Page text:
Integrated vs Freestanding Fridge Freezer – Everything You Need To Know
Integrated vs Freestanding Fridge Freezer. It’s a popular talking point with my clients and an important design decision to make as it can change the whole look and layout of a kitchen.
However, many times my clients aren’t quite sure about the differences, how they can impact the design and which is the right choice for them.
In this post, I’ll explain the difference between an integrated and freestanding fridge freezer, their pros and cons as well as answer some common questions I often get asked around the topic. Just to be clear, this post is about full-height (tall) fridge freezers, not under-counter fridges and freezers.
Let’s get into it!
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What Is An Integrated Fridge Freezer
An integrated fridge freezer is built into a kitchen cabinet and has cabinet doors attached to the front of the appliance. It requires a fridge housing cabinet to be installed into and can’t be fitted freestanding.
Integrated fridge freezers blend in with the rest of your kitchen cabinets and appear hidden as they are behind a cabinet door. This makes them a popular choice for contemporary-style kitchens or anyone that wants to achieve a clean and streamlined look.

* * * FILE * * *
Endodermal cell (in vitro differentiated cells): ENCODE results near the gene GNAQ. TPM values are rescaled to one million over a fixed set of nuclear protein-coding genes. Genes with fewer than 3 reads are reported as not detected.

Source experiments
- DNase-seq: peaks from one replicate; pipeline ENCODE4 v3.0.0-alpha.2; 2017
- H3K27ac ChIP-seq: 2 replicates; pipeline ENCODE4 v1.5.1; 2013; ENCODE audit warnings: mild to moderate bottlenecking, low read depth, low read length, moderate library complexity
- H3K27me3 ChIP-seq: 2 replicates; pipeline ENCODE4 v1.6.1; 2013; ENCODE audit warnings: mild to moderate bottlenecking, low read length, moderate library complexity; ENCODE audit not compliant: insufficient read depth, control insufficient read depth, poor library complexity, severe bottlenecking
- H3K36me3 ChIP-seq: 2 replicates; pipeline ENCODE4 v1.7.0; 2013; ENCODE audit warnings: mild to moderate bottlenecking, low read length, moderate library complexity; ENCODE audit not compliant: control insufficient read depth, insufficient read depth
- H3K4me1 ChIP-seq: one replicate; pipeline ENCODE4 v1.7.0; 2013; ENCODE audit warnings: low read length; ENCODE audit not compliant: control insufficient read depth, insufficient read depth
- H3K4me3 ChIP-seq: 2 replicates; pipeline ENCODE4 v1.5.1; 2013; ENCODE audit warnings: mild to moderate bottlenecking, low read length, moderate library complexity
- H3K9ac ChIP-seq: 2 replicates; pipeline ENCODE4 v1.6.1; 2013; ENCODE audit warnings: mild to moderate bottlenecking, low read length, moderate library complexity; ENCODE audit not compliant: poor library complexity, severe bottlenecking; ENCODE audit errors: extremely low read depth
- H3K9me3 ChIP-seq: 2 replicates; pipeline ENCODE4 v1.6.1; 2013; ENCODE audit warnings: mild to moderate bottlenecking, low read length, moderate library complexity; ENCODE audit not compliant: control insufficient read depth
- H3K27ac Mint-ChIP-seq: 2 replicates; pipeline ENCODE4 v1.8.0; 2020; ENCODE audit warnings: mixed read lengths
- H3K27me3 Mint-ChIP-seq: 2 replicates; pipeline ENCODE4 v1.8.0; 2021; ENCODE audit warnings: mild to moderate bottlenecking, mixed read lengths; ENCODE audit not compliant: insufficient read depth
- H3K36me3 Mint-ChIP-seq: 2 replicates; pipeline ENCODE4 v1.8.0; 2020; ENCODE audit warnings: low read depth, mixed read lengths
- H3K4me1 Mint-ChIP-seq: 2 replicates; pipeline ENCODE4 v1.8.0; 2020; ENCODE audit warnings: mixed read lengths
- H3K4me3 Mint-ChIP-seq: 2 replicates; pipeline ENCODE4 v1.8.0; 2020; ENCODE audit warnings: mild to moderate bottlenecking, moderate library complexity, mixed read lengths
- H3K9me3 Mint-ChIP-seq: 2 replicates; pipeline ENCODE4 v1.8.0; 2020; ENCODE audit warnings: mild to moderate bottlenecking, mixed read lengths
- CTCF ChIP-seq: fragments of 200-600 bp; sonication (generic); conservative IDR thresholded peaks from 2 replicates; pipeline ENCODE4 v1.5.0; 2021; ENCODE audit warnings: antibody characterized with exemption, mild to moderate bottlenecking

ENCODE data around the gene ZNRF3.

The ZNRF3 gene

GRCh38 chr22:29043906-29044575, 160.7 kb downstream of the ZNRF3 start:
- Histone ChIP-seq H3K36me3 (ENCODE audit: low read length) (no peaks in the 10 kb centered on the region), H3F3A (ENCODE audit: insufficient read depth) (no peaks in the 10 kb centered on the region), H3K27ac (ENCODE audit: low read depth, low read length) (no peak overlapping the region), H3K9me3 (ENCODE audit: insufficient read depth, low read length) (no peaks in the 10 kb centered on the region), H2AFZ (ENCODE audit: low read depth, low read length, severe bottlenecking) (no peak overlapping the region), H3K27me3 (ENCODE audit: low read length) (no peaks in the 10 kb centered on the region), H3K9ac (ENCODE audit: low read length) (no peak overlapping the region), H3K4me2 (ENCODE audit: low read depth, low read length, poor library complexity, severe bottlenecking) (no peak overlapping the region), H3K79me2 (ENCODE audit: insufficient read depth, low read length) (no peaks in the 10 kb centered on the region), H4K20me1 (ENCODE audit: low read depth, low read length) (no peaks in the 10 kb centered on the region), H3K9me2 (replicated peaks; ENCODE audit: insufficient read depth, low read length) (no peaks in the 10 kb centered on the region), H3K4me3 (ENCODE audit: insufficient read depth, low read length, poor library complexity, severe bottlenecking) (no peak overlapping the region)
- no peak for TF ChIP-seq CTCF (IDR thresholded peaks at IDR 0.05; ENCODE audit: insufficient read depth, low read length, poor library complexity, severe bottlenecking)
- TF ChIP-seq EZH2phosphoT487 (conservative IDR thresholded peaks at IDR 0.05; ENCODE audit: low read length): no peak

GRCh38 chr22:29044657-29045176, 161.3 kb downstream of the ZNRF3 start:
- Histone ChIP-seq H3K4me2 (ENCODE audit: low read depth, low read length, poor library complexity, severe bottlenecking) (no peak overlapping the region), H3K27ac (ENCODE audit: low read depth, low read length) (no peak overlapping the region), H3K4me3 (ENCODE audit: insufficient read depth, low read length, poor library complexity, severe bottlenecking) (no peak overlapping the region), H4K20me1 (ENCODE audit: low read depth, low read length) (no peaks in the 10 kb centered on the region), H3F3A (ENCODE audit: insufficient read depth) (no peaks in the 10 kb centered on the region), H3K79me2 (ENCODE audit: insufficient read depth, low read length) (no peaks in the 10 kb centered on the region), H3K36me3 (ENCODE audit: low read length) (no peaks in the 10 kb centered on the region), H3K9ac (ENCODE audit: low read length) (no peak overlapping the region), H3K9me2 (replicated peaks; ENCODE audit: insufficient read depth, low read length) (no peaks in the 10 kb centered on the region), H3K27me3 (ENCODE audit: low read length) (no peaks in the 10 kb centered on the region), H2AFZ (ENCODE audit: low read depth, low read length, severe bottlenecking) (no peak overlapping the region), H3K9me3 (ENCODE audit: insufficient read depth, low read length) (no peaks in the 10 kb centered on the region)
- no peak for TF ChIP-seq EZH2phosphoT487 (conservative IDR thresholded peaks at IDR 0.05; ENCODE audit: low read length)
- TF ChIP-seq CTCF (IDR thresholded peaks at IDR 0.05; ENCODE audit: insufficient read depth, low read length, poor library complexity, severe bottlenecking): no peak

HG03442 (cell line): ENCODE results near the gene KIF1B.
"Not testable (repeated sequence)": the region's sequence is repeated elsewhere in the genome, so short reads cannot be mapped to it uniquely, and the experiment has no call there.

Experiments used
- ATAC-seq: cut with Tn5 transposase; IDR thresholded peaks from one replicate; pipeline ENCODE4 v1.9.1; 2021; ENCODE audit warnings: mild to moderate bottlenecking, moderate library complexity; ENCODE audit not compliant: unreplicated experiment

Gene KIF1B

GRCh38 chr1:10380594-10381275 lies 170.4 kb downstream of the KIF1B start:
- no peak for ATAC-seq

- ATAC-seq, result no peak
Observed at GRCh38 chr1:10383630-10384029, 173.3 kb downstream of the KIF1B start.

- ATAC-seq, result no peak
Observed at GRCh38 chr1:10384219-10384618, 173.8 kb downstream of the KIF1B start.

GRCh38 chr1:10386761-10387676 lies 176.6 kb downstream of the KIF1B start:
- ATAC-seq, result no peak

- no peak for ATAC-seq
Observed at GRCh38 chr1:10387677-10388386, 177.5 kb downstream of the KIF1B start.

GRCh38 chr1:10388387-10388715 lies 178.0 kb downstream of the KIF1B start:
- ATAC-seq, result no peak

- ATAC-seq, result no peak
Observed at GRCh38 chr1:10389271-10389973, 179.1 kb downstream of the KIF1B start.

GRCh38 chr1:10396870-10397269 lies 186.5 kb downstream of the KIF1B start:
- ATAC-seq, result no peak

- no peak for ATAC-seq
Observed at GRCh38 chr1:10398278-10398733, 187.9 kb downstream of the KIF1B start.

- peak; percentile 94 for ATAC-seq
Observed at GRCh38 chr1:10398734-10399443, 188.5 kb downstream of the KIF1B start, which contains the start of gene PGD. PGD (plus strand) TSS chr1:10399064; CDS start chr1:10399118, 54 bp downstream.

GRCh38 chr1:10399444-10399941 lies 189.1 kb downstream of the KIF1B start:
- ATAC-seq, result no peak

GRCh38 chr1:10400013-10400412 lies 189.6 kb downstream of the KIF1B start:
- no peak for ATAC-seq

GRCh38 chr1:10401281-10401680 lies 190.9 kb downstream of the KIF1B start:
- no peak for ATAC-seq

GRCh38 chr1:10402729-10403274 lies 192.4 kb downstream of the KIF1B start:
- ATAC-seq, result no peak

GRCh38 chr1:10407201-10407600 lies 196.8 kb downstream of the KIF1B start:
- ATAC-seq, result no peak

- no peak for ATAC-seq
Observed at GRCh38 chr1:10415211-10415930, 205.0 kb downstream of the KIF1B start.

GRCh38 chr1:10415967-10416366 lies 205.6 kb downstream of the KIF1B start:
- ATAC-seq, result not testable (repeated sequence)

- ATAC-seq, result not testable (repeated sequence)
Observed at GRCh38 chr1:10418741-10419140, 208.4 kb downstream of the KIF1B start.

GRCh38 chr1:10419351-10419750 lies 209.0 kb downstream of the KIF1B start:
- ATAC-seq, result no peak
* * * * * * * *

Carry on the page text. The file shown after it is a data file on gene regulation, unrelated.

There are two installation types for integrated fridge freezers. ‘Fixed’ or ‘Sliding’ hinge models These installation types are to do with the way the cabinet doors are fitted to the appliance and housing cabinet. These will determine how the appliance sits in the cabinet and how the cabinet doors are attached to the appliance.
Most fridge housing cabinets are designed to accommodate both models. However, it’s always a good idea to double-check with your cabinet manufacturer if there is a preferred installation option before purchasing the appliance.
Are Integrated Fridge Freezers A Standard Size?
Yes and No.
From the outside, the standard width of an integrated fridge freezer is 60cm.
Integrated fridge freezer appliances have a standard width of around 54-55cm. This is because they are designed to fit inside a 60cm wide housing cabinet. The housing cabinet is 60cm wide externally. So, depending on the thickness of the cabinet sides, the internal gap is around 55-56cm to fit the fridge freezer.